I mostly arrive to Sofia through the supermodern airport renovated in 2006, or by road through Serbia passing the border crossing Dimitrovgrad. Even though Bulgaria is a member of the European Union the crossing doesn’t look very European. I often find myself reminiscing about the long gone days of waiting at the border in the times of socialism. The biggest issue of travelling on the roads are potholes and different “exotic” vehicles and horse drawn carriages, so you have to be really careful not to wreck your car. The traffic near the city can get pretty dense so a lot of patience is required to enter the city of wisdom, which is the Greek meaning of Sofia, one of the oldest cities in Europe.
The first impressions are connected with the mighty Alexander Nevsky Cathedral, the Orthodox Church in a neo-byzantine style, which can hold over 7,000 people and is a testament to the rich history of this area. The second impression, which I always get, is excellent food and hospitality of the people, who you can easily understand with a bit of an ear for Southern Slavic languages. The third impression is connected with conventions, since the centre of the city is dominated by the Palace of Culture, a sort of larger and over dimensional Cankarjev dom from Ljubljana or Sava Centre from Belgrade. Locals call it by the abbreviation NDK. This centre seems a bit grey, gloomy, depressive and tired, like a socialist convention dinosaur. The Palace is the largest regional convention centre with the area of around 123,000 m2. It was opened in 1981 and is in need of a thorough renovation, since it no longer meets the spatial and sustainability standards of today’s meeting industry. Especially interesting are the giant frescos from the era of real-socialism.
Nowadays Sofia with over a million inhabitants is a vibrant and colourful European metropolis. The city has developed a lot through the last decade. At one time common pickpockets of Roma descent have practically disappeared from the city centre. Bulgaria is a member of the EU since 2007, behind it is a long and arduous transition, crippled by corruption and mafia show-downs. It’s a sort of meeting point between east and west, which is evident at every step. I’m sure most congress organizers connect this part of the world with notions such as real-socialism, corruption, poverty and bureaucracy. These are still present, yet the truth is somewhere in between. This kind of image is not the best for the development of the meetings industry, since Sofia is at the same time full of cultural and historical monuments and unspoilt nature just a stone’s throw from the city centre. You can take a city bus to the 1,800m high Vitosha Mountain and you find yourself at a wonderful incentive location.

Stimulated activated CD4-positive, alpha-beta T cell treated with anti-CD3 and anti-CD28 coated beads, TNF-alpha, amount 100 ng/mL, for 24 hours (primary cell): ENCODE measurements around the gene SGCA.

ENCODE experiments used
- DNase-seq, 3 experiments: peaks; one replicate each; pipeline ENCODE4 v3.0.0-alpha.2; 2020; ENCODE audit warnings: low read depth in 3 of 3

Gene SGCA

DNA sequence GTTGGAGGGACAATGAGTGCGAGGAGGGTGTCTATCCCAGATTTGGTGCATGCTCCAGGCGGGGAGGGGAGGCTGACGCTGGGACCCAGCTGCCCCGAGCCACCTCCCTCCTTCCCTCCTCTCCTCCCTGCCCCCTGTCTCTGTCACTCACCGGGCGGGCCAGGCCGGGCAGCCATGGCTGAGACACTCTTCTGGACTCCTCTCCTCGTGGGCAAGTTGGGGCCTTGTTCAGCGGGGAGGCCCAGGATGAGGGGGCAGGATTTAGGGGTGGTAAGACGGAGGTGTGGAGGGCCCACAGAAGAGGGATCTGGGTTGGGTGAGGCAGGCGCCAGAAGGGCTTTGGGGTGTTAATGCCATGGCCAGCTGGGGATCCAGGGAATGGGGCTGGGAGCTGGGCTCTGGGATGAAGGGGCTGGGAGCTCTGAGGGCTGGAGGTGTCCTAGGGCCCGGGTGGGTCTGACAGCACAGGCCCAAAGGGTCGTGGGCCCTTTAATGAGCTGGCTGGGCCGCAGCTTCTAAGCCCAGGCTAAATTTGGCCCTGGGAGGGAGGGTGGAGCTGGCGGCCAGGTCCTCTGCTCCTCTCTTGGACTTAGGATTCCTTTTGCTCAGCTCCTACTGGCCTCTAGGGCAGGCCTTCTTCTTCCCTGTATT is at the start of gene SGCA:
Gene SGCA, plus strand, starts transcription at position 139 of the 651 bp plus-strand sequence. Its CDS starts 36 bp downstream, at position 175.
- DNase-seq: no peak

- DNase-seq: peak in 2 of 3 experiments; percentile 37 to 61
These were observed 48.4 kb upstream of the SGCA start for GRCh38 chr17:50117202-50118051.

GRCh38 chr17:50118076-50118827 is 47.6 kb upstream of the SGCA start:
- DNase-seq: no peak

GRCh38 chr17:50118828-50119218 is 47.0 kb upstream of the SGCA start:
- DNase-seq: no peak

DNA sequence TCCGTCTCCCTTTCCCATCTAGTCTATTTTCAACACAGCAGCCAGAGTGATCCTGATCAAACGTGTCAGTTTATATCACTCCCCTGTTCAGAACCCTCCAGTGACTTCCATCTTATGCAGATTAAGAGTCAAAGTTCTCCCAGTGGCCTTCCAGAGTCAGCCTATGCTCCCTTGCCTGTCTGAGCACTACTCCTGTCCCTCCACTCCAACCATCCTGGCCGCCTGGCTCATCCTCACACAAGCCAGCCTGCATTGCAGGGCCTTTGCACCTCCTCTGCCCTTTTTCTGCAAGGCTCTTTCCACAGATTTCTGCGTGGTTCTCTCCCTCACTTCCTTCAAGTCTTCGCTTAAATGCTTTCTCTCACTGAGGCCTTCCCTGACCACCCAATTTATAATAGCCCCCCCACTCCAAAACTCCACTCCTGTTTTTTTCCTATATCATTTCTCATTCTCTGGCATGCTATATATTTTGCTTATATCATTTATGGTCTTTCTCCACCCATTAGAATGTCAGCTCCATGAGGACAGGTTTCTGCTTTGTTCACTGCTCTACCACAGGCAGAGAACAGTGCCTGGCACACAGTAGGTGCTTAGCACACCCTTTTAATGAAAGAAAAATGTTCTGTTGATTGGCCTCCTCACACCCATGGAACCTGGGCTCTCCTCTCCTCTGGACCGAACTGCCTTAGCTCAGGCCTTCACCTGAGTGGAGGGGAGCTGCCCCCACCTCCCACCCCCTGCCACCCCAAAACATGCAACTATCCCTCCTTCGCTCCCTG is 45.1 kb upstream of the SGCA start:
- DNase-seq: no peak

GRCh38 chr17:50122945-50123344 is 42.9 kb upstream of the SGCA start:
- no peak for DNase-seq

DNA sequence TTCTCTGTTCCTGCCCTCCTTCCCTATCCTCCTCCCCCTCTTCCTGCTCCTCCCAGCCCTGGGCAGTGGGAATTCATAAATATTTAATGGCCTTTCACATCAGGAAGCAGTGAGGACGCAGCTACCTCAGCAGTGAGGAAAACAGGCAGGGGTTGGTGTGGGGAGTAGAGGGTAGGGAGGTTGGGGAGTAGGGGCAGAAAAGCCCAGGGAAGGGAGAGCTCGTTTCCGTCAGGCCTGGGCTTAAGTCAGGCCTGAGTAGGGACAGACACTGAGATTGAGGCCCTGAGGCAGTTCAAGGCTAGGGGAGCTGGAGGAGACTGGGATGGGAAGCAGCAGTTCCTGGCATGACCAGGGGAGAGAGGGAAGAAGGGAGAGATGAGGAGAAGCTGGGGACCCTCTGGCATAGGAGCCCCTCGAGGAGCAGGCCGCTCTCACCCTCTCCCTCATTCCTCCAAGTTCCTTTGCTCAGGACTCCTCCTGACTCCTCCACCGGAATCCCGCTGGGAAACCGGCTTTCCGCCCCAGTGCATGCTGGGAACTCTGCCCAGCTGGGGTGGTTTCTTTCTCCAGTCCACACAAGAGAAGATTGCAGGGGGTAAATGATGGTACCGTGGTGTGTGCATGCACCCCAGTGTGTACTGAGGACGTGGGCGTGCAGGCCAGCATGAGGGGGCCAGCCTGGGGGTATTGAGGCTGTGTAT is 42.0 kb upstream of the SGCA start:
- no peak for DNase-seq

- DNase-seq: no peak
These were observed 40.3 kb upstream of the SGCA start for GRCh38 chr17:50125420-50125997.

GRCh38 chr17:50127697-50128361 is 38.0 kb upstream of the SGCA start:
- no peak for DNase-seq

During transition many hotels of famous hotel chains sprang up in the city. The first one was Kempinski, followed by Hilton, Sheraton, Radisson and others. The city’s flagship is certainly the Grand Hotel Sofia, a wonderful hotel in the city centre. Today Sofia boasts around 20 hotels with good congress capabilities and a number of agencies connected by the Sofia Convention Bureau and the energetic Mr. Christo Drumev, known as one of the most renowned people of Bulgarian meetings industry. Mr. Drumev is also a long time director of the National Palace of Culture.
Restaurants and entertainment are abundant in Sofia. The culture and concert scene is thriving. You will have no trouble organizing accompanying events and tours. The ratio of hotel rooms and congress facilities is adequate. Considering the large natural potentials, incentives might be the weakest link in the city services.
Sofia is technically as well equipped as any great city. Organizing a convention in Sofia should be no trouble. It’s missing the factor x. It lacks the concise and consistent branding, which would position the city among other tourist sites in Bulgaria. The entire communications story of Sofia seems tired and reminiscent of the olden days. The sense of security in the city is not always absolute. You can quickly have a little mishap with currency exchange. The agencies are doing everything to survive, so a true specialisation hasn’t taken place yet. As a consequence Sofia is not yet on the top of regional convention destinations, where it should be considering its capacities. It’s behind all the important cities by ICCA statistics, which means the potential of the destination is enormous.
What is extraordinary about it, are the individuals. Among them the legendary professor Stella Filipova and her young team, who raise hope and optimism about the future of the meetings industry in Sofia and Bulgaria.

Destination mark: 3 – recommendable convention destination

Marks:
5 excellent convention destination
4 quality convention destination
3 recommendable convention destination
2 average convention destination
1 passable

Comparison with the Region
Sofia is a typical transition convention destination, which needs some more quality of services and a connection of the meetings industry with creative industries. As a destination to discover Bulgaria Sofia has a lot to offer, yet it will have to internationalize its meetings industry and strengthen marketing. The biggest opportunity is in the added value of the destination unknown to the rest of congress Europe. Sofia needs to get rid of the image of a cheap congress destination of a lesser quality and become an internationally recognized congress brand. Sofia is a congress sleeping beauty caught between east and west.

For more information visit: www.sofiacb.com